Kopf, who considers himself a naturalist, says most environmentalists are well-intended. "But tinkering with Mother Nature has great implications," Kopf cautioned. In nature, you can't affect one species without affecting a host of others. Darwin's theory of evolution suggests the fittest species survives, but the U.S. Congress, in enacting the Endangered Species Act, overrules Darwin's theory. Throughout the planet's approximate 4-billion-year history, millions of species have evolved, but the fossil record shows many have become extinct. If Mother Nature decides to have another volcanic eruption that covers the Sierra, the Environmental Protection Agency would insist on an Environmental Impact Study. But nature ignores EPA regulations and doesn't favor one or another species. We're all part of the food chain."

Kopf says every generation creates its own fear in order to justify environmental control and regulations. "During my childhood, it was the fear of being stunted by coffee, tea and cocoa. In my kid's generation, the popular fear was the end of the world due to atomic war. Today's children are being taught that we'll destroy the environment and the world will end, but the earth doesn't know that, and it keeps on spinning, just as the South Yuba will keep flowing."

The old Highway 49 bridge near Independence Trail arcs across the South Yuba, where boulders big as buses have been scattered about like Tonka Toys by the forces of water and erosion.

"I've been coming here since I was 6," says Nevada County Supervisor Elizabeth Martin, who describes her relationship with the river as lifelong. "I love the river; it's just the best place on earth." For Martin, the river symbolizes the "circle of life." It irrigates crops, supports myriad forms of wildlife and provides endless recreation. "We are rich to have this river." In a region where water is a precious commodity sought by many interests, the South Fork of the Yuba spills down from the high Sierra like a shimmering ribbon. "Water is gold," says Martin, who lobbied to add a 39-mile stretch of the South Yuba to California's Wild and Scenic list, a designation that protects the river from new dams and diversions. Water - and who controls it - is a key political issue in California and across the arid West. The hard thing about preserving the river is all the different entities that have an interest in it," she says, looking down on throngs of locals who line the river's banks on this day. Martin says she'll do whatever it takes to protect the river, but as a farmer, she realizes how important the river is for irrigation. "Which means we have to work together and compromise. There has to be balance." (Kevin Wiser's Monday, Aug 6, 2001 Union article, "Water is gold: Yuba River a source of beauty and of wealth. We knew both men, now deceased.)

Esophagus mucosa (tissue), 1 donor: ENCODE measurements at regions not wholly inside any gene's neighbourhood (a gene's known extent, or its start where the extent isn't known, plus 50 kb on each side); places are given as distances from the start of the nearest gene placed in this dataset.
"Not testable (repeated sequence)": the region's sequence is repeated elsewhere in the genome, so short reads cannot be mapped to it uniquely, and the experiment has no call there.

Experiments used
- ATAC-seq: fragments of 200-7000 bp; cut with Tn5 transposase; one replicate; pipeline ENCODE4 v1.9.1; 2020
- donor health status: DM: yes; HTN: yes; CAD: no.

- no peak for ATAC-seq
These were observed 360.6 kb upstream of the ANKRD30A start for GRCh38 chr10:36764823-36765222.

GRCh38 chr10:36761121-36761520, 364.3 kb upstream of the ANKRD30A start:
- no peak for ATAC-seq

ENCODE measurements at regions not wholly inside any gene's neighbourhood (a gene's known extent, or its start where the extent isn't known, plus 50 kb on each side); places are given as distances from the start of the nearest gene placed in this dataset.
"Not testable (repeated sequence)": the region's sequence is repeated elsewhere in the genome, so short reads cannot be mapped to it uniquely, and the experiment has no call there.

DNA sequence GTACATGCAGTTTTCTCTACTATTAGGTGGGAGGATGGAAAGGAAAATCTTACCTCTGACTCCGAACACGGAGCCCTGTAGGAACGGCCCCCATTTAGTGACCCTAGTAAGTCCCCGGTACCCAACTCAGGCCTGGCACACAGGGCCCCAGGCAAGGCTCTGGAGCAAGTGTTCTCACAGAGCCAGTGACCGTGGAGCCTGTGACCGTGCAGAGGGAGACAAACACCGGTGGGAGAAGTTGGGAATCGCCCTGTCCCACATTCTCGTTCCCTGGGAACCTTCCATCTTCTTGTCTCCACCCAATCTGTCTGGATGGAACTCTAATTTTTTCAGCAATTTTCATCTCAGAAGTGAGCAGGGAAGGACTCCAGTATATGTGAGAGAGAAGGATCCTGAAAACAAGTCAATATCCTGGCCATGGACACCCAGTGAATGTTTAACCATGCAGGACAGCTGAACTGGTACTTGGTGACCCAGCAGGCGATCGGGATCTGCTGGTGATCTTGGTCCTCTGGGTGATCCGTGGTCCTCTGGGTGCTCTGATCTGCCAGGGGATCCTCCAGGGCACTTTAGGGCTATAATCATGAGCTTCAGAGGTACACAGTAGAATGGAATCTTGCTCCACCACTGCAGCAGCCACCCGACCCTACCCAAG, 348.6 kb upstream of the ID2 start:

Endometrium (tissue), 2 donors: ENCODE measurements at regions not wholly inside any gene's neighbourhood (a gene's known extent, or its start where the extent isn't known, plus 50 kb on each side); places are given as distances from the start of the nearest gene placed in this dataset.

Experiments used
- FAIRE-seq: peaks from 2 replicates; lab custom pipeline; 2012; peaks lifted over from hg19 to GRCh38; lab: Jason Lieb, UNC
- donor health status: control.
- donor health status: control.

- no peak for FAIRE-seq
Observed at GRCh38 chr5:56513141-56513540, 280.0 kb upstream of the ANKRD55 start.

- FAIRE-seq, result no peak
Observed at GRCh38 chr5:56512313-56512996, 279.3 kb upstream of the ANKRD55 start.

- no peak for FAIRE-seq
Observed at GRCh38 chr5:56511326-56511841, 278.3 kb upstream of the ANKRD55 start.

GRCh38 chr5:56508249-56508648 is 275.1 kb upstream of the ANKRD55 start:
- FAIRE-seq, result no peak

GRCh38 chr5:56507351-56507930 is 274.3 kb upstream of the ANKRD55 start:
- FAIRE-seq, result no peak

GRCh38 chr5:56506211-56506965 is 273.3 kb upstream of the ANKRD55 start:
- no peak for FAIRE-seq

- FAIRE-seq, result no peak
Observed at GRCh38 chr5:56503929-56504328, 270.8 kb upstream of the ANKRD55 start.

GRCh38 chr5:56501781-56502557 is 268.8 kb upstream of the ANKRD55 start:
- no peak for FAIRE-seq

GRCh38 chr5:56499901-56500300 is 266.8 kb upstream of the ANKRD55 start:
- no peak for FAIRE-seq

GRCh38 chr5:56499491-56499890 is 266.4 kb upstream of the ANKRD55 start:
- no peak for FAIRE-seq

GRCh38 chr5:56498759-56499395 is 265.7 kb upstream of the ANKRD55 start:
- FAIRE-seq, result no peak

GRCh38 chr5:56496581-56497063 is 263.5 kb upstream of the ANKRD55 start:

The powerful Yuba river at flood stage, moving boulders, grinding, sanding, cleaning and redoing itself during the winter. Punishing small gold dredgers with false stories that they interfere with spawning fish and expose mercury etc. is nothing compared to what the river does during the winter months. One picture is worth a thousand words...like the close-up below.